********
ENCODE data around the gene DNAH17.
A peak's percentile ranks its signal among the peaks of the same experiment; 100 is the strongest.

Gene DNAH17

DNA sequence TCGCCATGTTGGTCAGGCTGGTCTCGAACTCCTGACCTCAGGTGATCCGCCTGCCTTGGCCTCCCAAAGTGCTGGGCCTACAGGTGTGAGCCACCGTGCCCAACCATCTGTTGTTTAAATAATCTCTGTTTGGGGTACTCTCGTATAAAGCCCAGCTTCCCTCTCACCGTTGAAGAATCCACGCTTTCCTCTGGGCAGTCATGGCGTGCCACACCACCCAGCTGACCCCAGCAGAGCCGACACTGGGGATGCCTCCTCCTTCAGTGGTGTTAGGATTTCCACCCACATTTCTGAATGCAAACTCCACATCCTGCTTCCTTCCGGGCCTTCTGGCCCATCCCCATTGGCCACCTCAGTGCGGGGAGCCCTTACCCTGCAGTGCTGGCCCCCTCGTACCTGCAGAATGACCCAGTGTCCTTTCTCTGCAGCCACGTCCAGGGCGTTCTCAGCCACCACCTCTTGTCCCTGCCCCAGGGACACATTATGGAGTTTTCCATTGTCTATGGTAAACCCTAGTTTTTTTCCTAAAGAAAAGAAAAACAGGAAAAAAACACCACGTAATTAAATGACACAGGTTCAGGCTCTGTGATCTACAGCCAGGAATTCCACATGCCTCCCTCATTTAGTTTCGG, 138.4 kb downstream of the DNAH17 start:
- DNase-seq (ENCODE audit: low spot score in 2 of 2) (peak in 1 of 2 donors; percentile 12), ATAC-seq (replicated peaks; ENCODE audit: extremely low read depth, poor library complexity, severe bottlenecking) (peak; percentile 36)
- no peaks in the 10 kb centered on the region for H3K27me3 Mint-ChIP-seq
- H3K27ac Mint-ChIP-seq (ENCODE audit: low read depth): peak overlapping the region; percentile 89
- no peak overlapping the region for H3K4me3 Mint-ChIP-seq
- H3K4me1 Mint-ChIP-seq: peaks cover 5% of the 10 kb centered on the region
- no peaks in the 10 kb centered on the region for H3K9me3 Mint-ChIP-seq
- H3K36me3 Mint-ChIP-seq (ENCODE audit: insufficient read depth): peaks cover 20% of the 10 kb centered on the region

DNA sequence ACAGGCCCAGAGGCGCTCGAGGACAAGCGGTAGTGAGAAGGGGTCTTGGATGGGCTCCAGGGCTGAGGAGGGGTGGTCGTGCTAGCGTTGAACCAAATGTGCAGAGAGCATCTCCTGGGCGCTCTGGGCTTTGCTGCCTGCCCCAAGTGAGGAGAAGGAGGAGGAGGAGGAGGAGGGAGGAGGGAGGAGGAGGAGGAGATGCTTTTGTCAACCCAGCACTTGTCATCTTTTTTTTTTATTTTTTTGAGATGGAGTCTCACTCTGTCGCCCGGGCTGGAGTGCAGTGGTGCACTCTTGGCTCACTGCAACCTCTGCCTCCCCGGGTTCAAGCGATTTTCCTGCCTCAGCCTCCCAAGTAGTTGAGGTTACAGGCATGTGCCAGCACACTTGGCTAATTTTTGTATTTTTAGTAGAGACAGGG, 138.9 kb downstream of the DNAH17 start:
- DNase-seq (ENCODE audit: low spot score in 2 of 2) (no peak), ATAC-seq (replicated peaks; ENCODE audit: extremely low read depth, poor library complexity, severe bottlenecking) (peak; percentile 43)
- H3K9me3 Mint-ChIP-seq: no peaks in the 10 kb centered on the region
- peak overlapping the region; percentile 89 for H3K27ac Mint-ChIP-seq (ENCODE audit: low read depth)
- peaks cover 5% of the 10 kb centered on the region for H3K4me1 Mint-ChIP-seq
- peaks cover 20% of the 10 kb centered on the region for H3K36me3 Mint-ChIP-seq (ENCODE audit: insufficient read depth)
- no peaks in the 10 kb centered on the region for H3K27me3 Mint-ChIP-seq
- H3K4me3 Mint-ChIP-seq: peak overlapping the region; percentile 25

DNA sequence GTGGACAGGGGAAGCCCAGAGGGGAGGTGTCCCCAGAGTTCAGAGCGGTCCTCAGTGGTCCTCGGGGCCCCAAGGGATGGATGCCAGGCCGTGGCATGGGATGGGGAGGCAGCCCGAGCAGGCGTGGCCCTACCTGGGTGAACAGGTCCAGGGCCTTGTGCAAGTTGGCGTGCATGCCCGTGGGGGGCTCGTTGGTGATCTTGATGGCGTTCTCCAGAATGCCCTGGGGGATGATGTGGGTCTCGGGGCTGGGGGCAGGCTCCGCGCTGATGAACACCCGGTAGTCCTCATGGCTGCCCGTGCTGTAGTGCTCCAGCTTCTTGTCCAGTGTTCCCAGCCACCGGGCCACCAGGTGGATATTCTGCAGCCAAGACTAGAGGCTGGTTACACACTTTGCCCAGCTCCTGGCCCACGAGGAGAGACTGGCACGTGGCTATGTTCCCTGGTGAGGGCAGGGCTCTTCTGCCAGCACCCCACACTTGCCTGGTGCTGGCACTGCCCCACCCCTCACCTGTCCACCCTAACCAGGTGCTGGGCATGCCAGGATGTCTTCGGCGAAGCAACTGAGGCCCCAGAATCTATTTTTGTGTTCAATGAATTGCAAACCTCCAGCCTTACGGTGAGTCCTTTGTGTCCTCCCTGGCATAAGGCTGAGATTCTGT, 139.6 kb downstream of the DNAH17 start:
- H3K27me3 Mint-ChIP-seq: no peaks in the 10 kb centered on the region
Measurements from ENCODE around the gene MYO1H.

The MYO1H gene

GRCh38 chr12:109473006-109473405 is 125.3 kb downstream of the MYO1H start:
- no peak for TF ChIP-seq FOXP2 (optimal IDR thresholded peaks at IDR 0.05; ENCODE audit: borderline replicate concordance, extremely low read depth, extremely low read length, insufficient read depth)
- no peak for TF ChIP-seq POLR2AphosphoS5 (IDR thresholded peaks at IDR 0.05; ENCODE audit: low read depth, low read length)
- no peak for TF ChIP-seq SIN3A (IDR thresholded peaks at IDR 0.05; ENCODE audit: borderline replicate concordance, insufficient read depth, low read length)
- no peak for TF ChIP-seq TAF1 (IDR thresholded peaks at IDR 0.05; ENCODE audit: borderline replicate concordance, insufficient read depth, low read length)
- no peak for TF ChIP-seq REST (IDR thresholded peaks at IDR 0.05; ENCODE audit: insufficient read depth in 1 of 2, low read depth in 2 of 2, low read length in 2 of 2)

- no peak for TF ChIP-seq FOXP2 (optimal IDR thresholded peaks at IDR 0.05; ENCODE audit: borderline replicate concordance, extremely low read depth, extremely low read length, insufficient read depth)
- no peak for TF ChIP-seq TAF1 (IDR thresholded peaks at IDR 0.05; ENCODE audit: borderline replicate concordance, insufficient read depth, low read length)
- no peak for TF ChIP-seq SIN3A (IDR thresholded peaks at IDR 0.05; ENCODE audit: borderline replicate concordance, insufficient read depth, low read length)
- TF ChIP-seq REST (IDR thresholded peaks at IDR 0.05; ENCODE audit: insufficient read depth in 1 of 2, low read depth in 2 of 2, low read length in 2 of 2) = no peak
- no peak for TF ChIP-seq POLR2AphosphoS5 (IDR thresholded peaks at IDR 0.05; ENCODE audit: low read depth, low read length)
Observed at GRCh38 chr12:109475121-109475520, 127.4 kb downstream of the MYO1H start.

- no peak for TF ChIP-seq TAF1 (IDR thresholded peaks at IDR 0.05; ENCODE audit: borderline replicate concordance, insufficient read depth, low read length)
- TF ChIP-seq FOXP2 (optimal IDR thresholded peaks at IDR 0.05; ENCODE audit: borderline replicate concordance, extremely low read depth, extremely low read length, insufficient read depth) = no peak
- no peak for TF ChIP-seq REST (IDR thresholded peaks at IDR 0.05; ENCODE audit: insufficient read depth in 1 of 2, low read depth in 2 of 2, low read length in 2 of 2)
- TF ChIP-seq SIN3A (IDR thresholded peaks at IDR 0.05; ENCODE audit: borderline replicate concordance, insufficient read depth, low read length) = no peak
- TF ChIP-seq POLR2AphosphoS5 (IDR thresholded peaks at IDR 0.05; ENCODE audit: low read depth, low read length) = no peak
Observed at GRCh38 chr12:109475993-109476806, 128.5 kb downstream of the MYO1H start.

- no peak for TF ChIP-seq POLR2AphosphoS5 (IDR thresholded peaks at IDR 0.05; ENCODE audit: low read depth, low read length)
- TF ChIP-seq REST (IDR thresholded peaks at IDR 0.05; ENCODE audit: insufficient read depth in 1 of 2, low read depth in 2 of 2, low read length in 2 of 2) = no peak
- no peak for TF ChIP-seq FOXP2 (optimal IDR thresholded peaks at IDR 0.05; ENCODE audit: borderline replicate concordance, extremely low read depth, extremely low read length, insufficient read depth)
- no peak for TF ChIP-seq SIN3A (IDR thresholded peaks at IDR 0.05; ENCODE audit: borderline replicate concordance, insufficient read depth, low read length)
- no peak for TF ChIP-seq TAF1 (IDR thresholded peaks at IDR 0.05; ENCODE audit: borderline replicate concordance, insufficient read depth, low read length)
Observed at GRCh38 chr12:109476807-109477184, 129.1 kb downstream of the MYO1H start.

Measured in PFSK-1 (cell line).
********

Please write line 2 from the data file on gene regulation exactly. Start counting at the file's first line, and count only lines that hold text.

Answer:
A peak's percentile ranks its signal among the peaks of the same experiment; 100 is the strongest.